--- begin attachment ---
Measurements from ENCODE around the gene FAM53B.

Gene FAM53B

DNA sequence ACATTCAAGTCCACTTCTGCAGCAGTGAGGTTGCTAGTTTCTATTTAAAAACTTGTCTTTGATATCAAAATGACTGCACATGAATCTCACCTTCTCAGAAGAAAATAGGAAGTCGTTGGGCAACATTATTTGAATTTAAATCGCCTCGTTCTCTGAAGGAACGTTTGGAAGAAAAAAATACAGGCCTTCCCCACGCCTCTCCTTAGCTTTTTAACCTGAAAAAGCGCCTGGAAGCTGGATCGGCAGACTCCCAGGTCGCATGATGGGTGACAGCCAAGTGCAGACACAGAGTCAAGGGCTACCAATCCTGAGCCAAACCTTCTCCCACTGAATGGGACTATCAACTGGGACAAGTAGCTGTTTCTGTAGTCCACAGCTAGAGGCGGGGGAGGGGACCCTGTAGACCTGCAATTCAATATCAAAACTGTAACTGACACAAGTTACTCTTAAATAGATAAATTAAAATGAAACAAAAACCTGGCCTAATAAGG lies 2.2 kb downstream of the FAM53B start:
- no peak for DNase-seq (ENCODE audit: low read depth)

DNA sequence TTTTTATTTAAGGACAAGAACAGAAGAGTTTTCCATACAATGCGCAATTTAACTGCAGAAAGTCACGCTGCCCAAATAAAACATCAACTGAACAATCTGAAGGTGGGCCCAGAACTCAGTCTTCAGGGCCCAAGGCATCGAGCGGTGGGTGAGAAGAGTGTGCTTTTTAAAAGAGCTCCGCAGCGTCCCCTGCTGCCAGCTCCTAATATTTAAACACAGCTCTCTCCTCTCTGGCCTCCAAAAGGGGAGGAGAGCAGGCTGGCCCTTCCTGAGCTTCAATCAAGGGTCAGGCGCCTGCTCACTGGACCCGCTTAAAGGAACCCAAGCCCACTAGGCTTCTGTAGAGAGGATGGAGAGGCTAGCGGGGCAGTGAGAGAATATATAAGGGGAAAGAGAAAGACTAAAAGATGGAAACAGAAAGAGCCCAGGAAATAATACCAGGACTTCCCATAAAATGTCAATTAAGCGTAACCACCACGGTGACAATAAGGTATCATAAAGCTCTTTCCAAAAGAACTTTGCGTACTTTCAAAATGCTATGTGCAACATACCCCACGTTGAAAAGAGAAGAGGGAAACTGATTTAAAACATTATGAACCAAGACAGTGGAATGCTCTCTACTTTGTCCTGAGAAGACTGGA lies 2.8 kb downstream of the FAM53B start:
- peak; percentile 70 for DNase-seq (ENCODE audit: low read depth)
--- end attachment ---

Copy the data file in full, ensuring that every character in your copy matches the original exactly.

Measurements from ENCODE around the gene FAM53B.

Gene FAM53B

DNA sequence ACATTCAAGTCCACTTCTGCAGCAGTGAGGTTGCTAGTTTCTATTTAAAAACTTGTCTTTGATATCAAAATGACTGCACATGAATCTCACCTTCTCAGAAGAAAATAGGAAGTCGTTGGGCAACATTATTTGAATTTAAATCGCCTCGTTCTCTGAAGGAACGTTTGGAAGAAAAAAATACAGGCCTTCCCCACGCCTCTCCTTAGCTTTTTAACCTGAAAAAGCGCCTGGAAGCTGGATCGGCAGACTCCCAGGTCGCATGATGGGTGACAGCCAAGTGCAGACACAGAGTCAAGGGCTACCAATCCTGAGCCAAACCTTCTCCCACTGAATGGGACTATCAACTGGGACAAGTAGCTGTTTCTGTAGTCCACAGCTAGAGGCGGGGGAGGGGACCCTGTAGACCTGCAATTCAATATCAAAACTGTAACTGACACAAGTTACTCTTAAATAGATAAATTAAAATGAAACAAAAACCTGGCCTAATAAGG lies 2.2 kb downstream of the FAM53B start:
- no peak for DNase-seq (ENCODE audit: low read depth)

DNA sequence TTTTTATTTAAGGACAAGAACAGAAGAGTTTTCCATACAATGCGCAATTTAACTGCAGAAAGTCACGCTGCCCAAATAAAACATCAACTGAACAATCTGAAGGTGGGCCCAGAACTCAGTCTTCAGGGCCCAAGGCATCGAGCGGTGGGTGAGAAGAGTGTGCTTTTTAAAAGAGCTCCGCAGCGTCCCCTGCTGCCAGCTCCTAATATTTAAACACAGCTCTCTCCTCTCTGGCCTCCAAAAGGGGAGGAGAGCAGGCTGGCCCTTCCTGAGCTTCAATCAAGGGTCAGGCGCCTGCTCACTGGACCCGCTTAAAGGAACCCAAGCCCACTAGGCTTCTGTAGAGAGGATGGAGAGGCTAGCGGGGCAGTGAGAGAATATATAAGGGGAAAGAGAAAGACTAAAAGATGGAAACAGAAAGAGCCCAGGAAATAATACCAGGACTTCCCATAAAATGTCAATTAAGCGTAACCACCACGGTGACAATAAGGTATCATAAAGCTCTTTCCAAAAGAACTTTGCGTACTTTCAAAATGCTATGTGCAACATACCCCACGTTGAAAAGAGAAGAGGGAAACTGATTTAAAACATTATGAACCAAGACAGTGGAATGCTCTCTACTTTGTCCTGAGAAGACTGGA lies 2.8 kb downstream of the FAM53B start:
- peak; percentile 70 for DNase-seq (ENCODE audit: low read depth)